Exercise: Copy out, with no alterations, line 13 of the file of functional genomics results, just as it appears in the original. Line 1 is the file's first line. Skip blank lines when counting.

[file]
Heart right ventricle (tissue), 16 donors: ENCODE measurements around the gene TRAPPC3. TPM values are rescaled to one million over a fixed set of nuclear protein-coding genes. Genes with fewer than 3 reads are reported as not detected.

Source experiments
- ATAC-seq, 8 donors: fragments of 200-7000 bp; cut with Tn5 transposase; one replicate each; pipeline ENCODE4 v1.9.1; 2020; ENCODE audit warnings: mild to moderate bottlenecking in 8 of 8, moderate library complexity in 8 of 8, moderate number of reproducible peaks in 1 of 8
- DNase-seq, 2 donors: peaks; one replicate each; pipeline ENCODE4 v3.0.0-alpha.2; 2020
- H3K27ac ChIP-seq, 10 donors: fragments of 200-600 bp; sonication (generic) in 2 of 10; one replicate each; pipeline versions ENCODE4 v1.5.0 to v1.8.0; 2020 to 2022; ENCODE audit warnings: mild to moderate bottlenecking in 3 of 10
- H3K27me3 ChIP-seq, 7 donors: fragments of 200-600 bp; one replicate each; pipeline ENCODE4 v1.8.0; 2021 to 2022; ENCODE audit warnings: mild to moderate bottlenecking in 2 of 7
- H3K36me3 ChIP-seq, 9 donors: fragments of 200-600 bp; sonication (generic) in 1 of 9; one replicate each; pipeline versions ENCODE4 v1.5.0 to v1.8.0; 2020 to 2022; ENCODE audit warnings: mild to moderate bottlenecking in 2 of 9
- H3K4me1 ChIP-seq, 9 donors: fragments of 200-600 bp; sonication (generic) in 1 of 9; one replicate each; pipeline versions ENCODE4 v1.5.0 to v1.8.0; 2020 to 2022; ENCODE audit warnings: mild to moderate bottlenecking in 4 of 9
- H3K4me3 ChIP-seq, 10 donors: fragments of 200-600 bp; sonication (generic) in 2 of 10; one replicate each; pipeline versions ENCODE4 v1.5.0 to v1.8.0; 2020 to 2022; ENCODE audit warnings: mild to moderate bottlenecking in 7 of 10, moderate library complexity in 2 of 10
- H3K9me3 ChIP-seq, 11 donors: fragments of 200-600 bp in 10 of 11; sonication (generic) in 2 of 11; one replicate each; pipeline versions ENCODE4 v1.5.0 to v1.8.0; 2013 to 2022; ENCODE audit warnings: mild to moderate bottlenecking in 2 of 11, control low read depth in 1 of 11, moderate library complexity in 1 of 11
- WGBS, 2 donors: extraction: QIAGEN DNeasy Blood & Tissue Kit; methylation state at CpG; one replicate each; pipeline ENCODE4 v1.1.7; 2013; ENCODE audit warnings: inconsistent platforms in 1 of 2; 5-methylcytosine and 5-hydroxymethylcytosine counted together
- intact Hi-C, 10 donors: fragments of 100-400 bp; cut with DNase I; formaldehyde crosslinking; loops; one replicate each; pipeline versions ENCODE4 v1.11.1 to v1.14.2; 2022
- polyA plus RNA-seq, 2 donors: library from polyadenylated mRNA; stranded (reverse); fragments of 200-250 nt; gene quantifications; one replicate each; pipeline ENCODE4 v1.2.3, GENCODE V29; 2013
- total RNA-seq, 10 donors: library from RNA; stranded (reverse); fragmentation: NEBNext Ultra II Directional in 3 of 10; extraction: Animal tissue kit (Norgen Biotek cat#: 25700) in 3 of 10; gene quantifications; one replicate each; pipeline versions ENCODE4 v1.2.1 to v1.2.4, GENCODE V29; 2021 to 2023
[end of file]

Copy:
- polyA plus RNA-seq, 2 donors: library from polyadenylated mRNA; stranded (reverse); fragments of 200-250 nt; gene quantifications; one replicate each; pipeline ENCODE4 v1.2.3, GENCODE V29; 2013